I also love to use anti-oxidant rich ingredients in my herbal teas, like hibiscus and nettle. Brewing homegrown herbs into healing sun tea is also so much fun! Here are several herbal tea recipes to try that make it easy to incorporate anti-oxidant rich herbs into your day.
Many edible flowers are also rich sources of anti-inflammatory compounds.
Other anti-inflammatory food and drink:
- green tea, especially matcha (black and white tea also)
- cocoa or cacao (see this post on the health benefits of chocolate and a healthy way to get your chocolate fix)
- coconut oil
- olive oil
An anti-inflammatory diet is delicious, full of color, flavor, and brimming with nutrients. The tempting recipes below should help inspire you to work more anti-inflammatory food into your rotation!
(Since turmeric is in a class by itself as an anti-inflammatory food, I gave it a post of its own, with its own recipe collection. Check out why you want to eat more turmeric here.)
This post is one in a series of Savvy Health Hacks, super-easy ways to ensure your body has what it needs to function optimally. Ready to hack your health? Check out these other practical tips to help you fight colds, sleep better, ward off disease, and have more energy:
- How to Eat For Better Sleep
- Are You Getting Enough Magnesium?
- Why You Need a Water Filter
- Immune Boosting Foods
- Health Benefits of Potassium
- Easy Health Hack: Sit Less
- Are You D-ficient?
- Easy Ways to Reduce Cortisol
Delicious Anti-Inflammatory Food Recipes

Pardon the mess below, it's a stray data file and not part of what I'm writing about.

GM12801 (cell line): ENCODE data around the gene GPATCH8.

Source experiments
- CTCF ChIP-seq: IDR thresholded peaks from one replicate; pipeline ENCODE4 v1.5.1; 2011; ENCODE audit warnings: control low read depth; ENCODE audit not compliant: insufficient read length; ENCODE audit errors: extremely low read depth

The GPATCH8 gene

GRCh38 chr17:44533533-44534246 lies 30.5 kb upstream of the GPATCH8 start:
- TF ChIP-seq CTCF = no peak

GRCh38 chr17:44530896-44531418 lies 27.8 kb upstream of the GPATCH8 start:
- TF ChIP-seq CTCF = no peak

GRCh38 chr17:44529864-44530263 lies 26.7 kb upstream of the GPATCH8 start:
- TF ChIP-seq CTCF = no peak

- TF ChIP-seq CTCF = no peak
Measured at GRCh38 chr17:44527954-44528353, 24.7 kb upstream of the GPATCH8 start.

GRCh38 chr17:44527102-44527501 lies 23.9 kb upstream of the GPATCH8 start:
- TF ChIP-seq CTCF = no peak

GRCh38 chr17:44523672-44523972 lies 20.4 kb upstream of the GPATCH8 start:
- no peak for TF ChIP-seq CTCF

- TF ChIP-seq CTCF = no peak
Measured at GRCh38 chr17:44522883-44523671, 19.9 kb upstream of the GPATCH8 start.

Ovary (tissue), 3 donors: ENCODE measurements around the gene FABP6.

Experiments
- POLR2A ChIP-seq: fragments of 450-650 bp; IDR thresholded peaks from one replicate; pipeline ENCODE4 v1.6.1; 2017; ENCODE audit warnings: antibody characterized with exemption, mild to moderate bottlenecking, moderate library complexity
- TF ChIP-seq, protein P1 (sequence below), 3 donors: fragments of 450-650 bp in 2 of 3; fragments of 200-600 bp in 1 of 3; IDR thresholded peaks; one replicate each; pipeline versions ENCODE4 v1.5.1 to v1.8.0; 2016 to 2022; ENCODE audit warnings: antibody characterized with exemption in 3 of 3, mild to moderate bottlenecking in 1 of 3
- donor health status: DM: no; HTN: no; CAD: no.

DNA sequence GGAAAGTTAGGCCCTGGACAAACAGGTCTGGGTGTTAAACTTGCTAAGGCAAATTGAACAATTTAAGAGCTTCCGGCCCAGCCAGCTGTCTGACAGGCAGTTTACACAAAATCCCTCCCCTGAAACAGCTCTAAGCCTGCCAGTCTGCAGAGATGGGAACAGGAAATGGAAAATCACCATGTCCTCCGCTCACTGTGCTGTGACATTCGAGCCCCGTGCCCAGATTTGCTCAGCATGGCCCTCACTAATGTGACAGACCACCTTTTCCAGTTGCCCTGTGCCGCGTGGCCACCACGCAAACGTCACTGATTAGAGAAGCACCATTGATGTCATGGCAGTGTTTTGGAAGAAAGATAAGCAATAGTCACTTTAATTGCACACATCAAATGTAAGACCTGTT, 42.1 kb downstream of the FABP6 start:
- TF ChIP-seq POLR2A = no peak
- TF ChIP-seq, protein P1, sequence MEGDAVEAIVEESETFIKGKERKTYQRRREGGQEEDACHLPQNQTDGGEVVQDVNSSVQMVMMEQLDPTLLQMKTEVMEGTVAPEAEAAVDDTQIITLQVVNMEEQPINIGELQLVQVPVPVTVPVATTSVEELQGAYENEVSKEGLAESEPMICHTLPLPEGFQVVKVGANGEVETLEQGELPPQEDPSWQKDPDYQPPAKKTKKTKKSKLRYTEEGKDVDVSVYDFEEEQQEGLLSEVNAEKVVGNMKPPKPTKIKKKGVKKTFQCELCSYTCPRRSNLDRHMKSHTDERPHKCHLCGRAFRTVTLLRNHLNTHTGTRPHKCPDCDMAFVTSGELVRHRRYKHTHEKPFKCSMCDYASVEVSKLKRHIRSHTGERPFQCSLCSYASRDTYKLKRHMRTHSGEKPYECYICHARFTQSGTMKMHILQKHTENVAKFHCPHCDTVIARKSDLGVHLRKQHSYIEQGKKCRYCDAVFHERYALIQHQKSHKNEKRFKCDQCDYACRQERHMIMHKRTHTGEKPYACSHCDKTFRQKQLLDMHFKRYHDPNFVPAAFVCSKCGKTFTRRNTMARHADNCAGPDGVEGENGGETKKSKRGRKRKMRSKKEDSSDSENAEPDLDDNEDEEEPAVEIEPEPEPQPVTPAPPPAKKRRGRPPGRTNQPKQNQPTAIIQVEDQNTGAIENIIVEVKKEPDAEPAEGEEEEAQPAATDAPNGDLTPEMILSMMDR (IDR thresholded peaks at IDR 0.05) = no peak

These yummy ingredients can work in your favorite recipes, whether it’s a vibrant salad, a garlicky soup or a chocolatey dessert. Check out these tantalizing recipes by healthy cooks from around the blogosphere!
Eat the Rainbow Spring Rolls (Oh, the things we’ll make!)
Rainbow Veggie Salad Rolls with No-Peanut Sauce (Forest and Fauna)
Lacto-fermented Beet Ginger Sauerkraut (This is so good)
Simple Tom Yum Soup (Fearless Eating)
Creamy Ginger Dressing with Grilled Salmon and Roasted Asparagus (A Girl Worth Saving)
Honey Sesame Seared Salmon (Delicious Obsessions)
Autumn Veggie Bake with Turmeric (Studio Botanica)
Healthy Maple Sweet Potato Casserole (Raia’s Recipes)
Salmon Ceviche Bites (Whole Beauty Foodie)
Vegan Flaxseed Paleo Tortillas (Oh, the things we’ll make!)
Strawberry Chia Seed Jam (Oh, the things we’ll make!)
Anti Inflammatory Blueberry Smoothie (The Crafty Christian)
Hidden Veggie Smoothie (Kara Carrero)
Morning Tonic (Full of Days)
Pomegranate Ginger Gummies (This is so good)
Immune-Boosting Elderberry Tea and Gummy Recipes (HealthyGreenSavvy)
Smooth Chocolate Chia Pudding (Raia’s Recipes)
Homemade Dark Hot Cocoa (HealthyGreenSavvy)
What are your favorite anti-inflammatory foods and recipes? Share in the comments!
Pin to save these anti-inflammatory food tips for later!
Disclaimer: I’m a health enthusiast, not a medical professional. Content on this website is intended for informational purposes only and is not meant to provide personalized medical advice. I draw on numerous health sources, some of which are linked above. Please consult them for more information and a licensed professional for personalized recommendations.
Photo credits: dbreen, ruthieprasil, Ayurvedic India, Oh, the things we’ll make, Delicious Obsessions, Oh, the things we’ll make, This is so good, Einladung_zum_Essen